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General Electric Cashes In This Quarter, But Not Enough For Investors

The General Electric logo appears above a trading post on the floor of the New York Stock Exchange. (Richard Drew/AP)
The General Electric logo appears above a trading post on the floor of the New York Stock Exchange. (Richard Drew/AP)

Boston-based General Electric posted a $6.2 billion first-quarter profit on more than $20 billion of revenue, but for Wall Street analysts who expected better, it wasn't enough. GE’s stock closed down more than 3% for the day and 33% for the year.

Earnings and sales missed first-quarter predictions amid the coronavirus crisis. Times have been tough since GE moved its corporate headquarters from Hartford to Boston in 2016 amid much fanfare and high hopes.

Back then GE's stock was near $30 a share. That was three CEOs ago.

Since taking over in October 2018, the newest of those CEOs, H.Lawrence Culp Jr., has been trying to turn the company around by selling off divisions and restoring its cash flow. By February, investor confidence was healing. GE stock rose to more than $12 a share.

Then the coronavirus pandemic hit and global air traffic stalled. GE Aviation, in collaboration with CFM of France, produces over two-thirds of the world’s airplane engines. Profits fell 40% in the aviation unit for the first quarter. GE’s cash flow was dealt a billion dollar blow.

“This is an unprecedented decline in the aviation market and is likely to be challenging for a while," Culp told The Wall Street Journal.

Some of the $2 billion cost cutting efforts the company was undertaking could be permanent, Culp said.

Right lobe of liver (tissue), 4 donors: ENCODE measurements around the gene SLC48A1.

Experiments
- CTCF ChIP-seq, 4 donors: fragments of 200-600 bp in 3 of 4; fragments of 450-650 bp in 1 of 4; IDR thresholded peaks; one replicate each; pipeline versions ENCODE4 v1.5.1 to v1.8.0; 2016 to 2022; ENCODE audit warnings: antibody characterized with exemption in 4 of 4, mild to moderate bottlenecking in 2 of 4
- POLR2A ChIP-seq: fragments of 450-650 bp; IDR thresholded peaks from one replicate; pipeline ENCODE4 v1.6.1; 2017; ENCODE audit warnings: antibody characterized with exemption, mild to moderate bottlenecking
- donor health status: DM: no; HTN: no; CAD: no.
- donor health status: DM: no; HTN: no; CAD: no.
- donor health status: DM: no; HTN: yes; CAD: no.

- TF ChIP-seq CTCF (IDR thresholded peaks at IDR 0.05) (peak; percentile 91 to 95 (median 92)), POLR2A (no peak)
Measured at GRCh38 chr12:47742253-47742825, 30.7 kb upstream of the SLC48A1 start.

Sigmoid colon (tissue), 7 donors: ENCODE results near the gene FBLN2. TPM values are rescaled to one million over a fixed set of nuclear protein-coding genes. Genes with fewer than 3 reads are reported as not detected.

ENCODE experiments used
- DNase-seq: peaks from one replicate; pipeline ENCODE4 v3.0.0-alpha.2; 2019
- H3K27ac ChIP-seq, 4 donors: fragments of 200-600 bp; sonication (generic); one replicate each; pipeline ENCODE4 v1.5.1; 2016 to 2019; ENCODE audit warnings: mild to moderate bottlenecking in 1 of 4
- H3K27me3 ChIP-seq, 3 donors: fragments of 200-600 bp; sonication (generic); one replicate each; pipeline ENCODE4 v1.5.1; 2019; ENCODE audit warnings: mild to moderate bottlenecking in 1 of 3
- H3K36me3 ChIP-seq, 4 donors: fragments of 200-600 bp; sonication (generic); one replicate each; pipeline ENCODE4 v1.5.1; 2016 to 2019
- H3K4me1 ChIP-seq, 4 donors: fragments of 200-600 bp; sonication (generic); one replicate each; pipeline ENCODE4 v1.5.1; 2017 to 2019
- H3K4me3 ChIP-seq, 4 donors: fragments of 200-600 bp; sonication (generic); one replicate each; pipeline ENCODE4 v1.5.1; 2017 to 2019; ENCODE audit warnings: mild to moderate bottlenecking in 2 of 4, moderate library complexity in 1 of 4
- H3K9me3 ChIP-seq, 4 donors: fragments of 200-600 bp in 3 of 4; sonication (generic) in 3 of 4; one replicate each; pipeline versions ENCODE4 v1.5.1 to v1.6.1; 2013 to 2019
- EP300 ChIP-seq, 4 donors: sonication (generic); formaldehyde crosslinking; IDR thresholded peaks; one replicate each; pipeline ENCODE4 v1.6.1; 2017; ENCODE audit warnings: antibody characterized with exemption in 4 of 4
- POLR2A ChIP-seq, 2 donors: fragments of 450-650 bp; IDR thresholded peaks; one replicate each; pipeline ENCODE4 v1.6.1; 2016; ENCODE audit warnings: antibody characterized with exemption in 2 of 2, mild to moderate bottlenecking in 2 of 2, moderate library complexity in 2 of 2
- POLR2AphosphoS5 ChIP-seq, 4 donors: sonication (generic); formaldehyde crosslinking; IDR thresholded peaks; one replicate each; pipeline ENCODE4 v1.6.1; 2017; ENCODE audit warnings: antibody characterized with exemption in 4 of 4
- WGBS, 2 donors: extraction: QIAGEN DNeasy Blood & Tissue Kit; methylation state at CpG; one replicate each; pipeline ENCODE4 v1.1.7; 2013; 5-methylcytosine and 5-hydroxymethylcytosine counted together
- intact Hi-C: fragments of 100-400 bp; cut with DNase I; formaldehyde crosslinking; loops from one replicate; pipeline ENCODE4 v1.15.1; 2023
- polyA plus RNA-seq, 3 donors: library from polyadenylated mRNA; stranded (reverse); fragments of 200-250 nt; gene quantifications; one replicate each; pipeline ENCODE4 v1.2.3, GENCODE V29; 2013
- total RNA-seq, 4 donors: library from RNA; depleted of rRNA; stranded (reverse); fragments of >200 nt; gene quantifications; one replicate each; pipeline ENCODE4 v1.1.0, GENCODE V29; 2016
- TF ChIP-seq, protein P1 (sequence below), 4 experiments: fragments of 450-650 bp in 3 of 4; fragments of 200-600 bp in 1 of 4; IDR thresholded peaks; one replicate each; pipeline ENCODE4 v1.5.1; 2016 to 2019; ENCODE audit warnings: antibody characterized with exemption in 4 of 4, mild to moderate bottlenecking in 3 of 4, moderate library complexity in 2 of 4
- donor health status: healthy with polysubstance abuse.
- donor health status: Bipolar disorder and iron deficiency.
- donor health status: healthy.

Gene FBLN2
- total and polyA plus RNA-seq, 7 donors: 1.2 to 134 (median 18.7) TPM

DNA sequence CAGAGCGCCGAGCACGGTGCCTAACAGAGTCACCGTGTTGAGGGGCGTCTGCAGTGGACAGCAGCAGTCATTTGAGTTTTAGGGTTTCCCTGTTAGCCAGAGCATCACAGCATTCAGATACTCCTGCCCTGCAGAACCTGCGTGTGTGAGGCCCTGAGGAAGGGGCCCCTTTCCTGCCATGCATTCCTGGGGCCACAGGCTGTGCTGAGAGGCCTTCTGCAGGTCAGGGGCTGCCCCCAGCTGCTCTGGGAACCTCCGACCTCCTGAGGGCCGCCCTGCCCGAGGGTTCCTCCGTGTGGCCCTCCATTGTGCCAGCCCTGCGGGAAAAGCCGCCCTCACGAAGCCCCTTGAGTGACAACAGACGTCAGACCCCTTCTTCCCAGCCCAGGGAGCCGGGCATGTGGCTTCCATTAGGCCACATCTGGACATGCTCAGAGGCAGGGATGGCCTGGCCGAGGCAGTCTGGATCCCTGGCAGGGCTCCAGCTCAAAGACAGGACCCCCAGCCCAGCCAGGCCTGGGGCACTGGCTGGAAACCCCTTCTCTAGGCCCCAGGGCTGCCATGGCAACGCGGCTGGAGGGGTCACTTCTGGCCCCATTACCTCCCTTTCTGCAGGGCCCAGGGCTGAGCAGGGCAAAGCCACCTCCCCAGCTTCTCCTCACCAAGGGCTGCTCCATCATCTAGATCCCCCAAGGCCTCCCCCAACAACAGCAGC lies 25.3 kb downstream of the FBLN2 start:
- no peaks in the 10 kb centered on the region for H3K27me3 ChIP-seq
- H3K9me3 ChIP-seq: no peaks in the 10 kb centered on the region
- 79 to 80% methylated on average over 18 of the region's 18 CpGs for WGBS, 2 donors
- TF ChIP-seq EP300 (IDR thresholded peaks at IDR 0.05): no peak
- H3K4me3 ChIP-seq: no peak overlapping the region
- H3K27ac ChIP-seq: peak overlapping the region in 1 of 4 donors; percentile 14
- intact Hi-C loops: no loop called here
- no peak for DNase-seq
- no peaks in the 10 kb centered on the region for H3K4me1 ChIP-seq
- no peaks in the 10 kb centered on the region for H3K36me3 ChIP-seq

The Pentagon recently provided a lifeline to GE Aviation's jet engine manufacturing facility in Lynn. Over the last month, the company was awarded $476 million in contracts for military engines and hardware. It’s a much needed shot in the arm for the plant whose workers feared massive layoffs and conducted silent protests in hopes of converting idle production lines to manufacture medical ventilators. That government contract for ventilators went to a GE plant in Madison, Wisconsin.

GE is also suffering from potential bad timing with some of its selloffs. At the end of March, GE completed the sale of Marlborough-based BioPharma to Danaher for $21.4 billion. The division had generated nearly $900 million in quarterly profits.

The cash infusion helped, but the sale may have cost GE a future profit center. Danaher renamed the company Cytiva, and earlier this week announced it is collaborating with Australian researchers to produce a fast-tracked vaccine against the coronavirus.

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Bruce Gellerman Twitter Senior Reporter
Bruce Gellerman is an award-winning journalist and senior correspondent, frequently covering science, business, technology and the environment.

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